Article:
What we learned about col­lege foot­ball in the past sea­son

Santa Fe New Mexican - - SPORTS - By Marc Tracy

The 2018 col­lege foot­ball sea­son is over. Clem­son is the cham­pion. There are a few mile­stones to tide us over — na­tional sign­ing day (which is not what it used to be), spring games, sum­mer me­dia days — but the cold re­al­ity is, we are about eight months from the next game.

Even col­lege foot­ball ad­dicts are likely to need a break after this whirl­wind sea­son, which be­gan with coach­ing tur­moil and ended with a sur­prise blud­geon­ing of Alabama. Along the way, Cen­tral Flor­ida nearly got to claim an­other share of the na­tional ti­tle be­fore it lost the Fi­esta Bowl to No. 11 Louisiana State — al­beit by a mere 8 points while play­ing with­out their start­ing quar­ter­back.

Alas, as we while away our time with work, fam­ily and wor­ry­ing about where Bryce Harper will sign, here are seven ob­ser­va­tions and thoughts in­spired by the 2018 sea­son to guide us to the 2019 sea­son’s kick­off.

OK, not quite. Veter­ans still mat­ter and im­prove year-to-year — no coach brags about hav­ing a young de­fense — and, of course, NFL rules still ef­fec­tively keep un­der­class­men in the col­lege game. But more than ever, and par­tic­u­larly at the most im­por­tant po­si­tion, it seems you are only as good as your lat­est re­cruit­ing class. The top five Heis­man Tro­phy vote-get­ters were quar­ter­backs who were ei­ther trans­fers or in their first sea­son as the starter, or both, and four of the five are en­ter­ing the NFL draft. And none of them was Clem­son fresh­man Trevor Lawrence, who on Mon­day night proved to be per­haps the most valu­able quar­ter­back of all.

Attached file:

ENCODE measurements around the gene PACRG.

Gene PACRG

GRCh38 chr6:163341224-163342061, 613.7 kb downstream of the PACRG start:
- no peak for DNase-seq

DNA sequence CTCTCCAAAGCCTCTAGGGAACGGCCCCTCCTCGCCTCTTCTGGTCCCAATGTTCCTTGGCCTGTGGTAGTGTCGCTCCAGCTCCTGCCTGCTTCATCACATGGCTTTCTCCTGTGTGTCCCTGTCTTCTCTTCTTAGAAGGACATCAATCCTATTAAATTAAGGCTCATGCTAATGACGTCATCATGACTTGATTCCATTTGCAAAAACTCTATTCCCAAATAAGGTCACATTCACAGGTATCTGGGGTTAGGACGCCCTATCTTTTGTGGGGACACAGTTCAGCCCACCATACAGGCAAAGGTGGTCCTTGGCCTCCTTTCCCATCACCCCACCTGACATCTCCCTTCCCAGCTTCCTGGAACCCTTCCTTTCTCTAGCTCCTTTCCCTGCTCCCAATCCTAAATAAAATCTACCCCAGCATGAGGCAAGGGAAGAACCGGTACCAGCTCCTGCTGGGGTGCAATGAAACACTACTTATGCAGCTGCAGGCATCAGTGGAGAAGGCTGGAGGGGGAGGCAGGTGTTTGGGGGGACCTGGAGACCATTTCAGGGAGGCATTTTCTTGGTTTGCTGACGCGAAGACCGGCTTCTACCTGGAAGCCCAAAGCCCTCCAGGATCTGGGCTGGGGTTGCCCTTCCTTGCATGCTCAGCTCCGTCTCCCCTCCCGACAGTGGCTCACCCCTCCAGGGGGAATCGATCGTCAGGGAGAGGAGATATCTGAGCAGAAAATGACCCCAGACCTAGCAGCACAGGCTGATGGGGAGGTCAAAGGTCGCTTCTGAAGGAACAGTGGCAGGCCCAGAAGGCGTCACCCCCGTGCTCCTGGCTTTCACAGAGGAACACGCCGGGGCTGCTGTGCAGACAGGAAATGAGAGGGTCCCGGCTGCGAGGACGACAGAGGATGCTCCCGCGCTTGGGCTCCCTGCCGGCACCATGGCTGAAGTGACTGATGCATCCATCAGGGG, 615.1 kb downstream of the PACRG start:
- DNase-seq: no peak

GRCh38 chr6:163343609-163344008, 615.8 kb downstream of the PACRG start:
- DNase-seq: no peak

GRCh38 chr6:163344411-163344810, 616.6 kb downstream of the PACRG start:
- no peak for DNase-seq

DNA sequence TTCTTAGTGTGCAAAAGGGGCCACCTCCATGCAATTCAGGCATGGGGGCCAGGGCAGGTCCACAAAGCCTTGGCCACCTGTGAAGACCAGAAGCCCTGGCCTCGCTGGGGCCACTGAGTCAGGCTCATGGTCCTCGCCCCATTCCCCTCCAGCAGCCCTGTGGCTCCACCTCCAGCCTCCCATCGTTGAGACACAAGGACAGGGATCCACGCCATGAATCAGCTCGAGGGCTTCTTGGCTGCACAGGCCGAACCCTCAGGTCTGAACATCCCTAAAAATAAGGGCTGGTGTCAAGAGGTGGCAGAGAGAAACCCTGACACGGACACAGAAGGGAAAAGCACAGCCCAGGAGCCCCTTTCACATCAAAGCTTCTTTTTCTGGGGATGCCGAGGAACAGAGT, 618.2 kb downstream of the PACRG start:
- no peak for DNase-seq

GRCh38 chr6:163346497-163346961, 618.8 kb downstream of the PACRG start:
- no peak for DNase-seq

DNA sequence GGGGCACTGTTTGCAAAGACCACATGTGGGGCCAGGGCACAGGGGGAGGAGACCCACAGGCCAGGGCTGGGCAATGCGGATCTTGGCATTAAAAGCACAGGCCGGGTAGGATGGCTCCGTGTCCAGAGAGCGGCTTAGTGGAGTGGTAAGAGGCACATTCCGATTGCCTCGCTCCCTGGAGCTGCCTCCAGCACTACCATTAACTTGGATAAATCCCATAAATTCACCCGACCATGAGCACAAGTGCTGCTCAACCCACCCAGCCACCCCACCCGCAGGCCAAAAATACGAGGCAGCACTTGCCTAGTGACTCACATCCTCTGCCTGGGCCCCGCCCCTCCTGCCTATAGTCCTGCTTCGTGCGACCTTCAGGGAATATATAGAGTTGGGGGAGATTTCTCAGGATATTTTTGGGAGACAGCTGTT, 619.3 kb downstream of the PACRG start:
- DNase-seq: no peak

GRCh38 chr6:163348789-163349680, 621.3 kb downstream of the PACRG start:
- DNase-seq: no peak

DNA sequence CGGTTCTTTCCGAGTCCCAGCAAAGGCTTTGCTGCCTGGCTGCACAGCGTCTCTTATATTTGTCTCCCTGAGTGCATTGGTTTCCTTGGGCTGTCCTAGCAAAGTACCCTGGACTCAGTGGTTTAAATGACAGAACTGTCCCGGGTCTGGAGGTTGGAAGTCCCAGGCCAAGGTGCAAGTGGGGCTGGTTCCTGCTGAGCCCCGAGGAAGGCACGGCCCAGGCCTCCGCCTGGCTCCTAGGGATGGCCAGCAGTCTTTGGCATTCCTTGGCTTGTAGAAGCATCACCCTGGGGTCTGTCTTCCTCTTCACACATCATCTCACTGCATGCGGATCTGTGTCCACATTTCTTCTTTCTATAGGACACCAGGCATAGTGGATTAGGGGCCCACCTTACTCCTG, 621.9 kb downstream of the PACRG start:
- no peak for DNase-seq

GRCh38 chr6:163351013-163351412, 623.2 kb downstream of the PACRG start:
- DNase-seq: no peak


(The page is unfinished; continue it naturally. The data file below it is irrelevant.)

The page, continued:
Who could ben­e­fit from this dy­namic next sea­son? Ohio State, be­cause highly rated Ge­or­gia backup Justin Fields is trans­fer­ring there and re­port­edly seek­ing NCAA per­mis­sion to com­pete im­me­di­ately; and Ok­la­homa, which se­cured the com­mit­ment of the sole class of 2019 quar­ter­back

who was given five stars in 247Sports’s com­pos­ite rat­ings.

The Col­lege Foot­ball Play­off as we know it will re­main. After more cred­i­ble talk than ever that changes to the four-team for­mat were im­mi­nent — or, at least, that dis­cus­sions of changes to the fourteam for­mat were im­mi­nent — the play­off board chair­man re­leased a state­ment hours be­fore Mon­day’s game push­ing back strongly against such talk (and even talk of such talk).

“As far as ex­pand­ing the num­ber

of teams in the Play­off, it’s way too soon — much too soon — to know if that is even a pos­si­bil­ity,” said the chair­man, Mark Keenum, Mis­sis­sippi State’s pres­i­dent. “It’s fair to say the spec­u­la­tion about ex­pan­sion has out­dis­tanced the re­al­ity of what the com­mis­sion­ers and the pres­i­dents have dis­cussed.” There are seven more years on the cur­rent play­off con­tract, so brace your­self for more wor­thy con­fer­ence cham­pi­ons like

Ohio State get­ting left on the out­side look­ing in.

For coaches, bad be­hav­ior mat­ters. Mary­land’s D.J. Durkin, as prom­i­nent a coach as that pro­gram has had in decades, was sus­pended and then fired (after a one-day re­in­state­ment) for, ac­cord­ing to an in­ter­nal re­port, pre­sid­ing over a flawed pro­gram at which an ath­lete died after a gru­el­ing prac­tice. And Ohio State’s Ur­ban Meyer, the only coach not named Nick Sa­ban to win na­tional ti­tles at two pro­grams, was sus­pended for three games for mis­han­dling al­le­ga­tions of do­mes­tic vi­o­lence against a for­mer as­sis­tant, cre­at­ing a rup­ture that most likely con­trib­uted to his de­ci­sion to re­tire.